Ig is struggling with accusations concerning his girlfriend’s death and turns to drink. But on top of a massive hangover, he one day awakens to find he has grown horns…
A dark attempt at clearing life and name
Based on the novel of the same name by Joe Hill, Horns explores many different things, starring Daniel Radcliffe as a young man struggling with life, himself, and the people around him. It doesn’t take him long to figure out that the mysterious horns have a certain effect on people. Not only is everyone suddenly very keen on sharing their darkest thoughts and secrets with him, the I-wish-I-never-had-this-child-thoughts that they’d normally keep bottled up inside –, they are also very susceptible to anything he might suggest. Armed with these handy paranormal abilities, he goes on a quest to discover the truth about his girlfriend Merrin’s (Juno Temple) death, aided by his close friend and lawyer Lee (Max Minghella) and his brother Terry (Joe Anderson), who appear to be pretty much the only ones to believe that he is not actually the murderer.
Horror meets humour meets… anything
Despite Radcliffe’s passionate and original performance, Horns attempts to do many things at once, and throws even more at your face just in case it might be needed later on. Indeed, there are many funny moments in the movie, and the whodunit-style of the narrative keeps you on your toes, leaving you to form your own suspicions as Ig uncovers more and more parts of the ugly truth. But the appearance of the horns and the supernatural side of the story soon take over, and you are torn between a sympathetic reading of the characters, a religious interpretation of it all, or whatever else might pop into your head at any given time. None of the characters are truly ‘good’ – they are all helplessly flawed, but in giving in to their flaws, they reveal what it is that makes them really human. Ig, however, seemingly undecided whether he should do a proper investigation or simply go on a revenge rampage, tends to even take it out on everyone else ‘for the sake of teaching them a lesson’ – and in his eternal wisdom, of course, he gives them a chance at redemption too while he’s at it.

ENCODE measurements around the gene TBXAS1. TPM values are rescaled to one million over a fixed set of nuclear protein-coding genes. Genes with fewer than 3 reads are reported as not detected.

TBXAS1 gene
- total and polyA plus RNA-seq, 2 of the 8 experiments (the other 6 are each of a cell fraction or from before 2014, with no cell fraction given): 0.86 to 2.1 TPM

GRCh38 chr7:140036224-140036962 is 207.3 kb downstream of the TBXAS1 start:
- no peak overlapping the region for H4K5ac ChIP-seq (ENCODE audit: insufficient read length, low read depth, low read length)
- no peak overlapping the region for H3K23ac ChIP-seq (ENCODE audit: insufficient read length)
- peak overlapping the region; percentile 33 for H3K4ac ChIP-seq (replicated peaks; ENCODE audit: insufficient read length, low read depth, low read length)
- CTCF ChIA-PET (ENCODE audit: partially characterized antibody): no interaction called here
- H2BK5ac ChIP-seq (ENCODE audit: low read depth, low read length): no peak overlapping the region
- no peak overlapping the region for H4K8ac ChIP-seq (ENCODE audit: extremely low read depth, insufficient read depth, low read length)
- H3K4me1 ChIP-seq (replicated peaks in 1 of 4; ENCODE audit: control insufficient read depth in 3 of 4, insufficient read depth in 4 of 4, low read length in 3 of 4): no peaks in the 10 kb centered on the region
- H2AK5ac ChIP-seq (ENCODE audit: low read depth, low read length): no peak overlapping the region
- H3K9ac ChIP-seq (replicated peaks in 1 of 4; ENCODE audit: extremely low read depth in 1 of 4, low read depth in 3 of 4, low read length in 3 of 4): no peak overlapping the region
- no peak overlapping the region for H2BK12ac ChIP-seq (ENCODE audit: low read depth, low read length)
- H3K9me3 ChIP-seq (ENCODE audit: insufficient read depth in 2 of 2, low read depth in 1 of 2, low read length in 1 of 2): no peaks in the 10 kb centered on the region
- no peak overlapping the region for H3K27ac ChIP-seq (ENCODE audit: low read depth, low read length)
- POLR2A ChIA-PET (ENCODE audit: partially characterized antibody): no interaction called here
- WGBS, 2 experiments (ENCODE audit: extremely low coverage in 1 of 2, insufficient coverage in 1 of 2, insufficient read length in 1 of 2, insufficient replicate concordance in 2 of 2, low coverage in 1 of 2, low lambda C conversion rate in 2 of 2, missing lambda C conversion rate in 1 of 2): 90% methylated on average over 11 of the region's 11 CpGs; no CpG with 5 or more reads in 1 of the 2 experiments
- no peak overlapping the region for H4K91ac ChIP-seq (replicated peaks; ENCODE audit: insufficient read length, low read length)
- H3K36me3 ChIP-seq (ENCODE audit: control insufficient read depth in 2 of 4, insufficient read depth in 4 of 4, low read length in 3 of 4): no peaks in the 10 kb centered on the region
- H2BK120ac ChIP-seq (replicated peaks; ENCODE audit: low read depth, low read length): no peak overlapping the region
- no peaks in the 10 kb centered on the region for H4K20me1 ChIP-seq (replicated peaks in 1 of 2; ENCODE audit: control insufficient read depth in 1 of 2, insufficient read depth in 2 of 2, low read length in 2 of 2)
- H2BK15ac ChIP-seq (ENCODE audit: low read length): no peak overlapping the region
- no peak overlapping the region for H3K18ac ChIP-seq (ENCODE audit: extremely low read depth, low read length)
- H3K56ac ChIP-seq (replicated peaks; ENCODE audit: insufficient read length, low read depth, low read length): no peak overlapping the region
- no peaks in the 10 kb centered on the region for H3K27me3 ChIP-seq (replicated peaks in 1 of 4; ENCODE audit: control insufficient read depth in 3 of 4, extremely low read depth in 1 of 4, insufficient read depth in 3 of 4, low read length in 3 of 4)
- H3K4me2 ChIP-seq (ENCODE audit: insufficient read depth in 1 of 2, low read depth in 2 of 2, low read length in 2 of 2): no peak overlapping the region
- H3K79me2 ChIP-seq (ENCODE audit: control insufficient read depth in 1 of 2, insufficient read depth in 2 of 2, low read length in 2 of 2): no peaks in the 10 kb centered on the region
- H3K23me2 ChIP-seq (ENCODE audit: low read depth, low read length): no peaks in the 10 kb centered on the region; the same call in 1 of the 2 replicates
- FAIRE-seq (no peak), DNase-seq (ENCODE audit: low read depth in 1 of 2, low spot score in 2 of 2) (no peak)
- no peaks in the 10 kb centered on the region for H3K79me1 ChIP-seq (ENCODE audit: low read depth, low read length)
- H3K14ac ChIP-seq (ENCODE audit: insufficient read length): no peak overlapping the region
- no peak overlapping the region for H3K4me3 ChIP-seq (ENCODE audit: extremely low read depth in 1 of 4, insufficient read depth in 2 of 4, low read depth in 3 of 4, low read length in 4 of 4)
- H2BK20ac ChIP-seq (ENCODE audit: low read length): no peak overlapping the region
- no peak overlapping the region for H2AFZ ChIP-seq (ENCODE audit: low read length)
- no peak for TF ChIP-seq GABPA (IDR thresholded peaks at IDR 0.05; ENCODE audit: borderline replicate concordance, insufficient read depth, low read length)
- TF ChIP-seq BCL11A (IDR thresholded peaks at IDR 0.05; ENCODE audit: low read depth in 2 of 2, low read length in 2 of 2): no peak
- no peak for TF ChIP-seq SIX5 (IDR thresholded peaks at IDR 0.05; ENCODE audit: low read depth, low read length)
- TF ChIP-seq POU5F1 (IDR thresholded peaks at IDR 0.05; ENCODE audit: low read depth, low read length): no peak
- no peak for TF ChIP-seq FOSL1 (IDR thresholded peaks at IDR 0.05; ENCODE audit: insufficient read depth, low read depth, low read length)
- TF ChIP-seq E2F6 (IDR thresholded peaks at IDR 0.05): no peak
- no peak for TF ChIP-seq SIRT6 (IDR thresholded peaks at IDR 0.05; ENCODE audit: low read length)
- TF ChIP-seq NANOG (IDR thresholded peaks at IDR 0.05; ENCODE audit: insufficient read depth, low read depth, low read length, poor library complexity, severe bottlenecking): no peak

Powerful until it gets campy
The whole structure of the narrative, reality intersected with illusion and flashbacks, is quite intriguing, and while of course it is not highly original, it serves the story well. The script, however, probably could have used another read-over or two. While the movie is still attempting to make up its mind about whether or not it should truly be a horror or a religious story, the visuals tend to be just as shaky until the film actually has found its voice. The darker the undertones of the whole story become, the more you get sucked into it, still trying to figure out what the hell it is all about. Nonetheless, there are a lot of different things at stake in the movie – and when they all come together in the end, you may just be left to shake your head.
Still a fun experience
While all this sounds rather negative, Horns can still be an enjoyable experience because it does deal with an interesting story that benefits a lot from the acting. It may not be the best movie out there by far, and it’s probably best to be left for a fun evening with your friends, but it does leave you thinking – sometimes. And once you get over all the weird things that happen, it really doesn’t sound all that bad after all.